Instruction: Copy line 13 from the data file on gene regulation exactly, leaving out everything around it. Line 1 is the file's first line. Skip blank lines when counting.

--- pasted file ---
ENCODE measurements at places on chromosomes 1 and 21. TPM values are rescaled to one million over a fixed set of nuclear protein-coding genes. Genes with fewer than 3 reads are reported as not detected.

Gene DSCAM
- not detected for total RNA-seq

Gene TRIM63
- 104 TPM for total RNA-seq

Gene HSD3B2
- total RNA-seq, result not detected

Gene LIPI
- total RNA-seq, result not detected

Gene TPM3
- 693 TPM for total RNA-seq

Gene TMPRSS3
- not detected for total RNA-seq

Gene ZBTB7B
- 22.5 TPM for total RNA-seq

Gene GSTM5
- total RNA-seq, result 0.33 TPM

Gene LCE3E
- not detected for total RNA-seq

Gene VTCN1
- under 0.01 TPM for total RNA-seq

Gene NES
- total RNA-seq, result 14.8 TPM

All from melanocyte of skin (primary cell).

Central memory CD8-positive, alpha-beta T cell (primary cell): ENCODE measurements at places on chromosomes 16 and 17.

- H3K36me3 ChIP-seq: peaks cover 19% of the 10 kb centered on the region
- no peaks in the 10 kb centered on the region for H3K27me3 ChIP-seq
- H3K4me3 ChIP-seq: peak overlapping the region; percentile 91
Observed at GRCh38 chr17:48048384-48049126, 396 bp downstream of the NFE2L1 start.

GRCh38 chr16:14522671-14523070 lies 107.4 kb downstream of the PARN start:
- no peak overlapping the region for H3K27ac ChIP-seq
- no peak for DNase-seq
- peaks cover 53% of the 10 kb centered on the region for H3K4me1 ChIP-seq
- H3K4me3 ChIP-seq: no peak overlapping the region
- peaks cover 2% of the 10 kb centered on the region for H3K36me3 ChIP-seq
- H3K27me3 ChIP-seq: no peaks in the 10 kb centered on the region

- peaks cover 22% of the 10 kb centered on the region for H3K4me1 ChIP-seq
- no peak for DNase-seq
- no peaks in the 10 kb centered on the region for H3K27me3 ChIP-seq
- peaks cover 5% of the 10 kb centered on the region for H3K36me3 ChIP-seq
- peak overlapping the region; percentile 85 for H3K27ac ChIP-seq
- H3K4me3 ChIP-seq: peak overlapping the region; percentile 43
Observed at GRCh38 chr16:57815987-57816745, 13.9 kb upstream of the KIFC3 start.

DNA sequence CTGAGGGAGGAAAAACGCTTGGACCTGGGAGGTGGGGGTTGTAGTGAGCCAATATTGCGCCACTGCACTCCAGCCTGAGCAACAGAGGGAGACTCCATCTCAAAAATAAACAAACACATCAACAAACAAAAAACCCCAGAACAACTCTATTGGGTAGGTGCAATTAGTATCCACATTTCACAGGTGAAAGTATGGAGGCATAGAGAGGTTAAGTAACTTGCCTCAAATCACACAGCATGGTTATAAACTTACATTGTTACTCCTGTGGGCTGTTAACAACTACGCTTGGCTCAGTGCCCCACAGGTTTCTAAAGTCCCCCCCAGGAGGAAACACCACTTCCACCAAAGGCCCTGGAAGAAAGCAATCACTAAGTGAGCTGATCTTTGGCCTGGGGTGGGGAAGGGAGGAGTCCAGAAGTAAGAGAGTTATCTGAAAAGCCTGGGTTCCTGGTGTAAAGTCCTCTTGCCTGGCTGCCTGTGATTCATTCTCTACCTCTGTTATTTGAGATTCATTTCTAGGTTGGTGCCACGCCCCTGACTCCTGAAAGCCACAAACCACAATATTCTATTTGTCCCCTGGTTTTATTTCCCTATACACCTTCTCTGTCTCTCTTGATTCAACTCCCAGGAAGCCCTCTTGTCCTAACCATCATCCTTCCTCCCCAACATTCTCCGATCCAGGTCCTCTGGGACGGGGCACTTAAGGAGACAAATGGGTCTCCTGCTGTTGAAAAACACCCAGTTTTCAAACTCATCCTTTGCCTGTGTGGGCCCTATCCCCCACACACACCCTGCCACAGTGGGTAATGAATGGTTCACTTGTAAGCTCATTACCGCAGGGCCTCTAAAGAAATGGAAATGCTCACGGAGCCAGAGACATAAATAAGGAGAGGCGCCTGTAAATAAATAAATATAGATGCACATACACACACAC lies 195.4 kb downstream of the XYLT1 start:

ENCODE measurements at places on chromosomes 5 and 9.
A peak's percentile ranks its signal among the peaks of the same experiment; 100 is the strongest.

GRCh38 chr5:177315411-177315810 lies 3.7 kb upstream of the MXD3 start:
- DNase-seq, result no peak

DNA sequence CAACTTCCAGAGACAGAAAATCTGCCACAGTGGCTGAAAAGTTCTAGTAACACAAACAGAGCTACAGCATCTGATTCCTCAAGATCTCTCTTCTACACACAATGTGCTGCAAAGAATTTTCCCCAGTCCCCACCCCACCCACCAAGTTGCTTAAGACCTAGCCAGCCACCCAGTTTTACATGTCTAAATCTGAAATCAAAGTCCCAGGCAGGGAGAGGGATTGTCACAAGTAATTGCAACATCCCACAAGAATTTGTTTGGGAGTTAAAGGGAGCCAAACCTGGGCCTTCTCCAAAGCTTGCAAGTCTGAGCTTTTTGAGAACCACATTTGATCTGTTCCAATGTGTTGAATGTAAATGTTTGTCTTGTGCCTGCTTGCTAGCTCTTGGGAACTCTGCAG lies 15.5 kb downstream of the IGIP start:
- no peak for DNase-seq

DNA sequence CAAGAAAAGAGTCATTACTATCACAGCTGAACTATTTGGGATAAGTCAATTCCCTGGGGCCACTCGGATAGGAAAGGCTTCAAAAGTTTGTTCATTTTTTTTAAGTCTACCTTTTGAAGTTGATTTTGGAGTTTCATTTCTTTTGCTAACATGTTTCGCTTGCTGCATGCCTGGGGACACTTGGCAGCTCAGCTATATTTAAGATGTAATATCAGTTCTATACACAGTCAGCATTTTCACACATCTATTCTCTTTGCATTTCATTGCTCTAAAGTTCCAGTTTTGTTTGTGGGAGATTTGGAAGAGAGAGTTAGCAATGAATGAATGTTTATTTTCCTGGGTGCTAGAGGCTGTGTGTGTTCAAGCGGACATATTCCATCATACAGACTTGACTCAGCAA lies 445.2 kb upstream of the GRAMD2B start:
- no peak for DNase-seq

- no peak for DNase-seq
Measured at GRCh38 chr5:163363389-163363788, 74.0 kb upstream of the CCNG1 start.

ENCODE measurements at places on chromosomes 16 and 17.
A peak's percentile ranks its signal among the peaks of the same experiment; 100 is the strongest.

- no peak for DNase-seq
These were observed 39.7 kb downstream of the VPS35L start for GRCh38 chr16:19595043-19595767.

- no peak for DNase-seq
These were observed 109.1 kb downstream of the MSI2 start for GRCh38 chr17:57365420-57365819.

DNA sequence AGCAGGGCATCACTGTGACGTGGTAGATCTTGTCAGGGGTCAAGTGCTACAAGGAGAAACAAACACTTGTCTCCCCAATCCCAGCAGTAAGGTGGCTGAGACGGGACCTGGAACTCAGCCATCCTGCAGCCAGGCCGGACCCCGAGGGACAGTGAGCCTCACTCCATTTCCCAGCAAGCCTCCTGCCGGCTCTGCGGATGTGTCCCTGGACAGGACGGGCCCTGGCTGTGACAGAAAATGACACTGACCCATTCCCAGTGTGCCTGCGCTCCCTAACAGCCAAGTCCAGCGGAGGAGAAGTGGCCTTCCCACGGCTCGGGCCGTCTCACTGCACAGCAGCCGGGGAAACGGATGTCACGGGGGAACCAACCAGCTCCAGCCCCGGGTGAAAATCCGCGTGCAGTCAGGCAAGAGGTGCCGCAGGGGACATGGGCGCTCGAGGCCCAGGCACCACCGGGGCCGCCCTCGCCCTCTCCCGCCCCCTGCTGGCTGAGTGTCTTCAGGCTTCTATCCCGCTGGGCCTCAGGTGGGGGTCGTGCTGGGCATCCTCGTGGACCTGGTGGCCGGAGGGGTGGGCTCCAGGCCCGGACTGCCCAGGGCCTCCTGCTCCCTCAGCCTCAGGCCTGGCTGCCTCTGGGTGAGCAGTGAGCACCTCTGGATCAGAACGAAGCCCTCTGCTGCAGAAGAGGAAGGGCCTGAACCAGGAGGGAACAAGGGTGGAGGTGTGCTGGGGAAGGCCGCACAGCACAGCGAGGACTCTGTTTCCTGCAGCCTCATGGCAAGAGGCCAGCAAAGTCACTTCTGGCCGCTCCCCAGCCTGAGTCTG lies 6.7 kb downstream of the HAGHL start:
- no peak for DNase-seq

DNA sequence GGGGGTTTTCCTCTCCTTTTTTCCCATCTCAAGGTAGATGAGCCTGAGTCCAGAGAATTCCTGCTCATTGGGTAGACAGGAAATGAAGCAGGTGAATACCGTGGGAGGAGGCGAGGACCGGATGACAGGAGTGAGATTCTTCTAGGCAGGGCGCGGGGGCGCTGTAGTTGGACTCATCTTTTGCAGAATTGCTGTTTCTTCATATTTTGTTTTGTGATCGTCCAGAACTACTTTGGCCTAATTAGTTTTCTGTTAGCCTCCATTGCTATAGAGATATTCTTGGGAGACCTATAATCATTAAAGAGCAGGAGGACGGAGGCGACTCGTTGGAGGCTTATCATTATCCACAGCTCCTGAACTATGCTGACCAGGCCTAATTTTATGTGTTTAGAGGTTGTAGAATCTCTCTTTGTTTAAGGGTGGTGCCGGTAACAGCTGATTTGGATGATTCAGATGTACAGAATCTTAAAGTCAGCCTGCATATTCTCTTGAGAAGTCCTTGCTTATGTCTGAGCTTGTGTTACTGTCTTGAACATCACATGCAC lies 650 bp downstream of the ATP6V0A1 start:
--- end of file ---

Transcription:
- not detected for total RNA-seq